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Ian Whitmore is a photographer whose works focus on concepts of spatial constructions and conformity to address issues of alienation and identity in a mass-manufactured post-industrial capitalist society. Whitmore’s work “Channels” consists of photographs of televisions in people’s homes, showing the way in which pride of place is given to television sets in each private home. The photos in “Channels” don’t dress up the homes or compositions, but rather reveal the bland and somewhat pathetic nature of the the T.V sets situated within the contexts of each person’s life and space. T.V has become so pervasive in our culture that we take for granted the fact that we can be constantly entertained and fed information by another source at the push of a button. “Channels” also investigates our culture’s obsession with voyeurism and our need to be connected to a constant stream of information.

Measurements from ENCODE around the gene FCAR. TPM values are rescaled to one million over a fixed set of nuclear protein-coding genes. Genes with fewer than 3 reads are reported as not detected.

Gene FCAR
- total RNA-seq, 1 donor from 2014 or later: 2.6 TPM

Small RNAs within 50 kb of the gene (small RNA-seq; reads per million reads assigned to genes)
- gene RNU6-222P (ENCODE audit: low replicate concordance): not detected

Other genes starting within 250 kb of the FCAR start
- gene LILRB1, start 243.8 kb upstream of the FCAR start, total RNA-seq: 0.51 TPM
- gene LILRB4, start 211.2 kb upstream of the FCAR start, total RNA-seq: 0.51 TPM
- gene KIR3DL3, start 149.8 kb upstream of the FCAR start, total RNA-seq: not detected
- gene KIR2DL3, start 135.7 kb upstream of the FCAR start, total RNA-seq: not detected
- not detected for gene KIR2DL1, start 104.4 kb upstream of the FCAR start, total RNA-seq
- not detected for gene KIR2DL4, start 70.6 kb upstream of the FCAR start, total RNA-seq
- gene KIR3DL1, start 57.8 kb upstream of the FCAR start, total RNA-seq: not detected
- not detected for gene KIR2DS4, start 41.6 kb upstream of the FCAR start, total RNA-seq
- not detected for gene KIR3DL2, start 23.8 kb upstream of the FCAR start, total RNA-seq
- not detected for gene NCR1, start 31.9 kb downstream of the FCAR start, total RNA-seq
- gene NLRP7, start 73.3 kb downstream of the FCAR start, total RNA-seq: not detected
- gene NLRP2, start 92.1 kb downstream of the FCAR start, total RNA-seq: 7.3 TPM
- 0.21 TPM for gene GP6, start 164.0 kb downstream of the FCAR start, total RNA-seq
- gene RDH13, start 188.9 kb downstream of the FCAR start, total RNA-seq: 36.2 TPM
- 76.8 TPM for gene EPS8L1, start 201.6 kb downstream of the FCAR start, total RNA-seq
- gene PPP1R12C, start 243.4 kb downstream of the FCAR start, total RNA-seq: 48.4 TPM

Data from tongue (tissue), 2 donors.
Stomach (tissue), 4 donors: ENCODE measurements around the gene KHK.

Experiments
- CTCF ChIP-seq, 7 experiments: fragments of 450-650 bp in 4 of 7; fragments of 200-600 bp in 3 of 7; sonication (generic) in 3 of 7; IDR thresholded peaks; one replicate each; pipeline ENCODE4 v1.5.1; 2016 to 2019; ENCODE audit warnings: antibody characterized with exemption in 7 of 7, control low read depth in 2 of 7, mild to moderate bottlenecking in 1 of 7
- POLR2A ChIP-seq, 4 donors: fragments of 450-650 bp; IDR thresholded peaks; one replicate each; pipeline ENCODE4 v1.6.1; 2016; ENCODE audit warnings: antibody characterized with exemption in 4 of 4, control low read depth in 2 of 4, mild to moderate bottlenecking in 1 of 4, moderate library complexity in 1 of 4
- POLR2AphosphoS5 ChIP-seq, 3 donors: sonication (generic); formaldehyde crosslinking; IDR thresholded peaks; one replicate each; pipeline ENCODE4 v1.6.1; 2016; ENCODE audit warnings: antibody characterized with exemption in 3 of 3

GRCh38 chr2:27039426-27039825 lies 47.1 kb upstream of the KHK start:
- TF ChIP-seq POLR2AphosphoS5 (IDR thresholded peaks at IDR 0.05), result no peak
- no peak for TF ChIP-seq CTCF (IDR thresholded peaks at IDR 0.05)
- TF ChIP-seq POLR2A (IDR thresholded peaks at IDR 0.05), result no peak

I find Whitmore’s “Channels” project interesting. Television has become such a ubiquitous part of our lives that we hardly even notice the implications of being constantly passively entertained by a fictional, dramatized account of other people’s lives. By placing the T.V sets within the context of the very humdrum rooms of their owners, one sees recognizes the status given to television and the banality of that status in comparison to actual living.